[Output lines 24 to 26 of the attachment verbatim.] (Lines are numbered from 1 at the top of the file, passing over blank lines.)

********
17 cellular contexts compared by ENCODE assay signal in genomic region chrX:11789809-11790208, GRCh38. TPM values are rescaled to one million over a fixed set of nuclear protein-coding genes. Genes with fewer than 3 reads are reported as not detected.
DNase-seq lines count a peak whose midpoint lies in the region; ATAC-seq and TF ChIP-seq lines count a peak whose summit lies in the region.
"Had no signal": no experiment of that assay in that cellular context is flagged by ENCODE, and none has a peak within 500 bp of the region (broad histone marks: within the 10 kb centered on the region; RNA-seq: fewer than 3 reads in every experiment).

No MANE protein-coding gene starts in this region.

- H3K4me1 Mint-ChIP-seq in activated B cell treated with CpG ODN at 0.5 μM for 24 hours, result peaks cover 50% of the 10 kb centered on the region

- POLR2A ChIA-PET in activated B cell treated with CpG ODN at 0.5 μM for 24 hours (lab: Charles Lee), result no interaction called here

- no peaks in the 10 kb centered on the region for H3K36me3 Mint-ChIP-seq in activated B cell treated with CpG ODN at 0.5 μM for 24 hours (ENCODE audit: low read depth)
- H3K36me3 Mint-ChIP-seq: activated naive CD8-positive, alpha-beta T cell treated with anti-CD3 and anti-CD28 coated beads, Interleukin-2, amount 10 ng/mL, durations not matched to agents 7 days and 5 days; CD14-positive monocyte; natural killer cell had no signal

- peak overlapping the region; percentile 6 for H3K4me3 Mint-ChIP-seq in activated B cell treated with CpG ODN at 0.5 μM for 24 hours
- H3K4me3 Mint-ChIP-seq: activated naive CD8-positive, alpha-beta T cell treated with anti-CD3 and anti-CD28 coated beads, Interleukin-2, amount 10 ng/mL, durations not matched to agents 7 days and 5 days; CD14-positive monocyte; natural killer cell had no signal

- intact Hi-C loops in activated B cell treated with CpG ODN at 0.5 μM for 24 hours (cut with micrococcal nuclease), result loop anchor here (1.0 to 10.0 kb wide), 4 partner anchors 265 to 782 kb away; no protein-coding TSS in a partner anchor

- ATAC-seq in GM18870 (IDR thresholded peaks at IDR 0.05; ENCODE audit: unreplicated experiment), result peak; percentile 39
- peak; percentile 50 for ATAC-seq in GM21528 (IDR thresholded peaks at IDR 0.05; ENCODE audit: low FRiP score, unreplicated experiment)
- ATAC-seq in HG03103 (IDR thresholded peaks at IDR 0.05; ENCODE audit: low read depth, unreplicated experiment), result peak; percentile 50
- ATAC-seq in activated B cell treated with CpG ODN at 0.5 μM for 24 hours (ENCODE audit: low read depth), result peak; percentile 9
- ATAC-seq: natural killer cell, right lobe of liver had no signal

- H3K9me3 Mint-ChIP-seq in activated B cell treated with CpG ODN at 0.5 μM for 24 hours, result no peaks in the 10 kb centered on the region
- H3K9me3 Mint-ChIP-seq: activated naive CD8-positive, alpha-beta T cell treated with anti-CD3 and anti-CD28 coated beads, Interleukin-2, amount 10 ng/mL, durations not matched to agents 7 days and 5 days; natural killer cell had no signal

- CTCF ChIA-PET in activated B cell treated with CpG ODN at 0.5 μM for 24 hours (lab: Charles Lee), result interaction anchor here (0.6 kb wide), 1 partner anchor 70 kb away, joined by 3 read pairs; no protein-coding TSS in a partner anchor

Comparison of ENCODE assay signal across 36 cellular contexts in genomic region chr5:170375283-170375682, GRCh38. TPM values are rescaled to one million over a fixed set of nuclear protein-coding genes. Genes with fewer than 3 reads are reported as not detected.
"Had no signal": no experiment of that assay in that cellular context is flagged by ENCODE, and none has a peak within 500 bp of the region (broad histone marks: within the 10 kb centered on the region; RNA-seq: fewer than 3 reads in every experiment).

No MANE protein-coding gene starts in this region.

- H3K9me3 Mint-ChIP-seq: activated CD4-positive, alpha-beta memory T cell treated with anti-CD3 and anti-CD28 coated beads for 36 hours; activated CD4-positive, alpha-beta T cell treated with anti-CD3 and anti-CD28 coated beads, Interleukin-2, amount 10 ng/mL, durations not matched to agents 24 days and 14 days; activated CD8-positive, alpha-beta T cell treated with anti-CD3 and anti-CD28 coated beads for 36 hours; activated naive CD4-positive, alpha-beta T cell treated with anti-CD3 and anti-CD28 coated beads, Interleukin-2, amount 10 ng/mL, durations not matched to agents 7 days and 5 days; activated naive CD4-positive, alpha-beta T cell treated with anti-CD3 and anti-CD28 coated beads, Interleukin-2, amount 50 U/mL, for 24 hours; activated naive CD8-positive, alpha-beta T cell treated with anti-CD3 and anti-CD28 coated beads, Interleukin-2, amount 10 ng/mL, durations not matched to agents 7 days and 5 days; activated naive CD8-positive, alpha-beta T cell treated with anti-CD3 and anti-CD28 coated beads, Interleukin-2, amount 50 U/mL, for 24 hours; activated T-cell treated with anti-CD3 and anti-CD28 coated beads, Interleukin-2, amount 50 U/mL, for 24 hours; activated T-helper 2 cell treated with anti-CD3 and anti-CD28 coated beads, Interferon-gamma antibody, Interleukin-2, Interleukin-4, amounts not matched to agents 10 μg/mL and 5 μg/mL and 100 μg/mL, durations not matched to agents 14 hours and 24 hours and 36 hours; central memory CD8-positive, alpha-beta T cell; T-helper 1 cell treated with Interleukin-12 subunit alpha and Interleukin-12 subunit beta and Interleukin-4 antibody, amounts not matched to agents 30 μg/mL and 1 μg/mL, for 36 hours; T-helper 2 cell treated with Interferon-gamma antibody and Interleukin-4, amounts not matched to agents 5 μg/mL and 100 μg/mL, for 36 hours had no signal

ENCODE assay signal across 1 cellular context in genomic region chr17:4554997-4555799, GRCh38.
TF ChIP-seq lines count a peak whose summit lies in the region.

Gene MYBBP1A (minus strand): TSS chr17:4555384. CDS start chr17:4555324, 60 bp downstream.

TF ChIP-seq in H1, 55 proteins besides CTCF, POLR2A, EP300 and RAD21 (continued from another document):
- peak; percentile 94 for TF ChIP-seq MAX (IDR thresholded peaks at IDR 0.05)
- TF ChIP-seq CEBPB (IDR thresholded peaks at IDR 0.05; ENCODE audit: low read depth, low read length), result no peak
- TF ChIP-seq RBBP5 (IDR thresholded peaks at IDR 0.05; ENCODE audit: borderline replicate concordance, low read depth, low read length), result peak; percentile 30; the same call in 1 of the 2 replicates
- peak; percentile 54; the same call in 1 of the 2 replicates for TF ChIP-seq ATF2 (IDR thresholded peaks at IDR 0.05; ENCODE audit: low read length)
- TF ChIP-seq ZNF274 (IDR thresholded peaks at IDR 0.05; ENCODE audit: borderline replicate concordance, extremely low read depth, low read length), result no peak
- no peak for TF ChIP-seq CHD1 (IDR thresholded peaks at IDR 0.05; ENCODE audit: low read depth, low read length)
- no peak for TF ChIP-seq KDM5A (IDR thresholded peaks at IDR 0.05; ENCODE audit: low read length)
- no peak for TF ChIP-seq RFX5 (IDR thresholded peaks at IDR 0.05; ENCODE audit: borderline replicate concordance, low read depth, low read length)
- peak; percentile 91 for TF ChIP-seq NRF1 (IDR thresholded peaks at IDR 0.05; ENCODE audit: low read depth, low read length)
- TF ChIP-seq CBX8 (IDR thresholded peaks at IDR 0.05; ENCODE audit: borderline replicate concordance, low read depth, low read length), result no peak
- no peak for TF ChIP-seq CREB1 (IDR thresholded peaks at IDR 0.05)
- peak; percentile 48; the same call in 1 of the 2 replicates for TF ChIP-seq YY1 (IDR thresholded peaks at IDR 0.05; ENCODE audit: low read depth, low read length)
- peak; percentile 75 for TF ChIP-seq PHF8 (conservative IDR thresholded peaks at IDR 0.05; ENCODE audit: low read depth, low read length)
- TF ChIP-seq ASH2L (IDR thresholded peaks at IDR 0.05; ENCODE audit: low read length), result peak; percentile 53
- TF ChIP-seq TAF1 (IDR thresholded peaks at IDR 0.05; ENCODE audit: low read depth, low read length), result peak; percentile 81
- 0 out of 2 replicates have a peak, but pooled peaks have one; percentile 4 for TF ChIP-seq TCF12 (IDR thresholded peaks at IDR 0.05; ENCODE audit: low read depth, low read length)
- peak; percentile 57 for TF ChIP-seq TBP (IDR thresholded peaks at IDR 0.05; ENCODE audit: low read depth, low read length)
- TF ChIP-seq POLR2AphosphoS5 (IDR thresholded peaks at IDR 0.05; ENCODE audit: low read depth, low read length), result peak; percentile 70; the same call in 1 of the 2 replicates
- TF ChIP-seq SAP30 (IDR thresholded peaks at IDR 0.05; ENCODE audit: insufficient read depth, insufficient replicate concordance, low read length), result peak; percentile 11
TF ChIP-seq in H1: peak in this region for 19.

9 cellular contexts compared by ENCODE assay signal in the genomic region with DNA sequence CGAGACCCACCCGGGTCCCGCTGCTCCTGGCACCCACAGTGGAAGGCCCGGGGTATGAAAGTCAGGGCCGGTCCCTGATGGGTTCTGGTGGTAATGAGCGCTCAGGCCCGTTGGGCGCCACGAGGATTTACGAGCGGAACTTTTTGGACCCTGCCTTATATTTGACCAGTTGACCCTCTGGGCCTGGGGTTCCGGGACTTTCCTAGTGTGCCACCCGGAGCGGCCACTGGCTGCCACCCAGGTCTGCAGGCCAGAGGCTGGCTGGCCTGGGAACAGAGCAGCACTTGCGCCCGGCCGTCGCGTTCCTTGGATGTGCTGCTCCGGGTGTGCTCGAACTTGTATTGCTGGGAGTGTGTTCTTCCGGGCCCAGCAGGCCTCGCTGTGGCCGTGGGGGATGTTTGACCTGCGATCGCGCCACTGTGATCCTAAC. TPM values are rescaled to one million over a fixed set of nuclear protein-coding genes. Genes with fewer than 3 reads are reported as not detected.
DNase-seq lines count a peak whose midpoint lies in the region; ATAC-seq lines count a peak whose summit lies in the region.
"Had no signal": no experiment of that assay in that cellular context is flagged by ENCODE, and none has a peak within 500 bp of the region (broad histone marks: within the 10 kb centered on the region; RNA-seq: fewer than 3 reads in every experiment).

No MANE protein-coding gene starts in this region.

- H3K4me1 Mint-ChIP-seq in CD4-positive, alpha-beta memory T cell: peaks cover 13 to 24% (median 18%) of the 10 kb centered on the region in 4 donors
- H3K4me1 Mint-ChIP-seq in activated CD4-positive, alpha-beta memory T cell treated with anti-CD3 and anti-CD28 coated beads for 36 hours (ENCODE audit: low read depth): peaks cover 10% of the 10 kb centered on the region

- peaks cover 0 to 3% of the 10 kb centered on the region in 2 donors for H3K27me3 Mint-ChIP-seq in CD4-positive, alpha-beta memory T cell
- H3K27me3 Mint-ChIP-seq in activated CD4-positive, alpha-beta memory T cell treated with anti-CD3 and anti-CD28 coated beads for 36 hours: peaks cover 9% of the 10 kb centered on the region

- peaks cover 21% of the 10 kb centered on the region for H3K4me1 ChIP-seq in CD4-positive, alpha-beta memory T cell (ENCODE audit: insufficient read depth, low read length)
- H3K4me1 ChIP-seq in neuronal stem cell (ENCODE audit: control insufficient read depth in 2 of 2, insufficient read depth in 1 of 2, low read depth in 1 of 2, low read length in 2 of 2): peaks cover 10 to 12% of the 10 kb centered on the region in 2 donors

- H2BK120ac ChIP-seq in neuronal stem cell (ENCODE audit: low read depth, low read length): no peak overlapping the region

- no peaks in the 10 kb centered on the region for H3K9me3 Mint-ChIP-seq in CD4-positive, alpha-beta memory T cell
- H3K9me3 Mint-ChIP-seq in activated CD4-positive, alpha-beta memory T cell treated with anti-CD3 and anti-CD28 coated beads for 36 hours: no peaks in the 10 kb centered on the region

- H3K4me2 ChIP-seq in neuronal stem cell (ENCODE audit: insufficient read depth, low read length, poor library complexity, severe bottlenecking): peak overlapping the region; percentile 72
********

ENCODE assay signal across 1 cellular context in genomic region chr17:4554997-4555799, GRCh38.
TF ChIP-seq lines count a peak whose summit lies in the region.

Gene MYBBP1A (minus strand): TSS chr17:4555384. CDS start chr17:4555324, 60 bp downstream.